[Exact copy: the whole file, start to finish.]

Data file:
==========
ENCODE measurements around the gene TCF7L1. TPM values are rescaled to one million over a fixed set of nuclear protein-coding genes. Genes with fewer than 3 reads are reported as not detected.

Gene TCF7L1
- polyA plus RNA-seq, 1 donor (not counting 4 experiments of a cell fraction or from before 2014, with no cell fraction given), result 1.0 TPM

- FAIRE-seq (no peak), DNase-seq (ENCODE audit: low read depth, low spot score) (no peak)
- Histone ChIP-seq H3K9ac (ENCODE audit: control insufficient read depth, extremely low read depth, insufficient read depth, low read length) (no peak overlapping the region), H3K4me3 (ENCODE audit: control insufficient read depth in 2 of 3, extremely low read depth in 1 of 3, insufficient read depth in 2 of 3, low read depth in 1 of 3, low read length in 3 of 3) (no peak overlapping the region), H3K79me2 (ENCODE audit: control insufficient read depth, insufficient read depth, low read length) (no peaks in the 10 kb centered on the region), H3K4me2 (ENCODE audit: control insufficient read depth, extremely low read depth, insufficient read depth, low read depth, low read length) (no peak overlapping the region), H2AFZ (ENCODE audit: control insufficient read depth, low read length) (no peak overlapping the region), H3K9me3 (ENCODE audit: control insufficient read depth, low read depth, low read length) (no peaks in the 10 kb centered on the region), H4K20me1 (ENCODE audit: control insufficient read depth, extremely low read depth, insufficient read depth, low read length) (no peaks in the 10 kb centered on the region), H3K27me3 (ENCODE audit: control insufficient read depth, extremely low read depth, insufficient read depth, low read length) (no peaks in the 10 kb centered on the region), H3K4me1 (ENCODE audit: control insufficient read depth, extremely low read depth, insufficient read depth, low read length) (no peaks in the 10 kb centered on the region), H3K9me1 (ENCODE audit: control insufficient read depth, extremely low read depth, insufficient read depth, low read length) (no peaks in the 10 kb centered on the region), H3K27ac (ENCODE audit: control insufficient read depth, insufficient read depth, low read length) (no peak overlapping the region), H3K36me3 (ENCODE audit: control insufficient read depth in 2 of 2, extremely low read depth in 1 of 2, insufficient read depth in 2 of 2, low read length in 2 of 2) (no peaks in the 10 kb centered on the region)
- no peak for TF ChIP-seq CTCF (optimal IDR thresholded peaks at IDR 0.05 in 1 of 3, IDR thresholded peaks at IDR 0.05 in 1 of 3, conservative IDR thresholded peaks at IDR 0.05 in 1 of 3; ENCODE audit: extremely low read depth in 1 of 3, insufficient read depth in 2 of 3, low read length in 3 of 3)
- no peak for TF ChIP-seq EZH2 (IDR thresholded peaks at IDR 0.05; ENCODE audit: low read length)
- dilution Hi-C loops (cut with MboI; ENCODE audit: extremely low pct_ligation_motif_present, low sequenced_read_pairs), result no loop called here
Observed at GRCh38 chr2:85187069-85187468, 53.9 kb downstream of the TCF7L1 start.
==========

ENCODE measurements around the gene TCF7L1. TPM values are rescaled to one million over a fixed set of nuclear protein-coding genes. Genes with fewer than 3 reads are reported as not detected.

Gene TCF7L1
- polyA plus RNA-seq, 1 donor (not counting 4 experiments of a cell fraction or from before 2014, with no cell fraction given), result 1.0 TPM

- FAIRE-seq (no peak), DNase-seq (ENCODE audit: low read depth, low spot score) (no peak)
- Histone ChIP-seq H3K9ac (ENCODE audit: control insufficient read depth, extremely low read depth, insufficient read depth, low read length) (no peak overlapping the region), H3K4me3 (ENCODE audit: control insufficient read depth in 2 of 3, extremely low read depth in 1 of 3, insufficient read depth in 2 of 3, low read depth in 1 of 3, low read length in 3 of 3) (no peak overlapping the region), H3K79me2 (ENCODE audit: control insufficient read depth, insufficient read depth, low read length) (no peaks in the 10 kb centered on the region), H3K4me2 (ENCODE audit: control insufficient read depth, extremely low read depth, insufficient read depth, low read depth, low read length) (no peak overlapping the region), H2AFZ (ENCODE audit: control insufficient read depth, low read length) (no peak overlapping the region), H3K9me3 (ENCODE audit: control insufficient read depth, low read depth, low read length) (no peaks in the 10 kb centered on the region), H4K20me1 (ENCODE audit: control insufficient read depth, extremely low read depth, insufficient read depth, low read length) (no peaks in the 10 kb centered on the region), H3K27me3 (ENCODE audit: control insufficient read depth, extremely low read depth, insufficient read depth, low read length) (no peaks in the 10 kb centered on the region), H3K4me1 (ENCODE audit: control insufficient read depth, extremely low read depth, insufficient read depth, low read length) (no peaks in the 10 kb centered on the region), H3K9me1 (ENCODE audit: control insufficient read depth, extremely low read depth, insufficient read depth, low read length) (no peaks in the 10 kb centered on the region), H3K27ac (ENCODE audit: control insufficient read depth, insufficient read depth, low read length) (no peak overlapping the region), H3K36me3 (ENCODE audit: control insufficient read depth in 2 of 2, extremely low read depth in 1 of 2, insufficient read depth in 2 of 2, low read length in 2 of 2) (no peaks in the 10 kb centered on the region)
- no peak for TF ChIP-seq CTCF (optimal IDR thresholded peaks at IDR 0.05 in 1 of 3, IDR thresholded peaks at IDR 0.05 in 1 of 3, conservative IDR thresholded peaks at IDR 0.05 in 1 of 3; ENCODE audit: extremely low read depth in 1 of 3, insufficient read depth in 2 of 3, low read length in 3 of 3)
- no peak for TF ChIP-seq EZH2 (IDR thresholded peaks at IDR 0.05; ENCODE audit: low read length)
- dilution Hi-C loops (cut with MboI; ENCODE audit: extremely low pct_ligation_motif_present, low sequenced_read_pairs), result no loop called here
Observed at GRCh38 chr2:85187069-85187468, 53.9 kb downstream of the TCF7L1 start.